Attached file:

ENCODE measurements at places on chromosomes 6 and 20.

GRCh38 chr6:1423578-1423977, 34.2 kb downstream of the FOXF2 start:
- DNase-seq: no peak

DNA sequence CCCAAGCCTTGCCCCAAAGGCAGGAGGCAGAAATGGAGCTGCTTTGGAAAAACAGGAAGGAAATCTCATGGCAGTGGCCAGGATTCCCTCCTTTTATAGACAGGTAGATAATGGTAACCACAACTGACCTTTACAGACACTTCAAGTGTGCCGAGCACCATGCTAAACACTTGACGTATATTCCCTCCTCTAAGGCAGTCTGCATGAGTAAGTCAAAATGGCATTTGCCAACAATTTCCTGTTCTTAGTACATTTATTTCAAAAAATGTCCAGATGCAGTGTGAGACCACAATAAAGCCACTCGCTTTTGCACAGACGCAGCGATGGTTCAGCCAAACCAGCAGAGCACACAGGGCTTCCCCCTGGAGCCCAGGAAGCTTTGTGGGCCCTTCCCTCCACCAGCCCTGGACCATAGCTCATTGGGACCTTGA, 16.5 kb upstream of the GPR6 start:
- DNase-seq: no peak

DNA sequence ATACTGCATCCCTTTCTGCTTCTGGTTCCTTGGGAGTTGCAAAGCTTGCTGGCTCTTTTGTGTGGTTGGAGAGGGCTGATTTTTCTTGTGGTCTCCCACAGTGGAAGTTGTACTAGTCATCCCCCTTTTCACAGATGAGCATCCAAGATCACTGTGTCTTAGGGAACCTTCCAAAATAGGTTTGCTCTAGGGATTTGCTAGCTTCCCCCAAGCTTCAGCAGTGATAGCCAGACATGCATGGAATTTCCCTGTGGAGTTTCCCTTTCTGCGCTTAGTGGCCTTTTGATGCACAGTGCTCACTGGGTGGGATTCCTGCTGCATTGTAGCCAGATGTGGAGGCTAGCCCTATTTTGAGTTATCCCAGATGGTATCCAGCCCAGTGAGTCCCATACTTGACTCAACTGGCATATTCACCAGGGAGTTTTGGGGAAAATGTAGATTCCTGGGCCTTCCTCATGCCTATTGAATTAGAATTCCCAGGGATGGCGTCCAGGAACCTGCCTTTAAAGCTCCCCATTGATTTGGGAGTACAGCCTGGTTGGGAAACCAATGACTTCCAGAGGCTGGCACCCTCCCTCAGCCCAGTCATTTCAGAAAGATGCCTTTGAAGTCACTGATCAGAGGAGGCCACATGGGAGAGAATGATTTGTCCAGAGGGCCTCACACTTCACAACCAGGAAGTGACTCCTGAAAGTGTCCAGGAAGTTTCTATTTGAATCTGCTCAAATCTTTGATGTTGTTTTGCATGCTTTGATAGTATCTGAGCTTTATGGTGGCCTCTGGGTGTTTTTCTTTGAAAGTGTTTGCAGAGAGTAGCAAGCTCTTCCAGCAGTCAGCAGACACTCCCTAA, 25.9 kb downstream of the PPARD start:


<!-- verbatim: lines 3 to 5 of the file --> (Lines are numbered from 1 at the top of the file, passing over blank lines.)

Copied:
- DNase-seq: no peak

DNA sequence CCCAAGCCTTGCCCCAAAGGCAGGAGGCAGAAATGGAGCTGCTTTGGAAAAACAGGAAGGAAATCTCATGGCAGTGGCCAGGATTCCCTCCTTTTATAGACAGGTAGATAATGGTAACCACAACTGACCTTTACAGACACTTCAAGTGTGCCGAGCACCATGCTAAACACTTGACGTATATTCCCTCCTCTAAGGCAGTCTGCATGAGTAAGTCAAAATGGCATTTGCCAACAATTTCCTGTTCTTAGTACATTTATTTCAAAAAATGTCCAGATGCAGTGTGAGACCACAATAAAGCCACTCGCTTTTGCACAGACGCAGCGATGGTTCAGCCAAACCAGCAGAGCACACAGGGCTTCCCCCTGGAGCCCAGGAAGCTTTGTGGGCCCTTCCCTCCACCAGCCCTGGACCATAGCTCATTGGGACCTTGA, 16.5 kb upstream of the GPR6 start:
- DNase-seq: no peak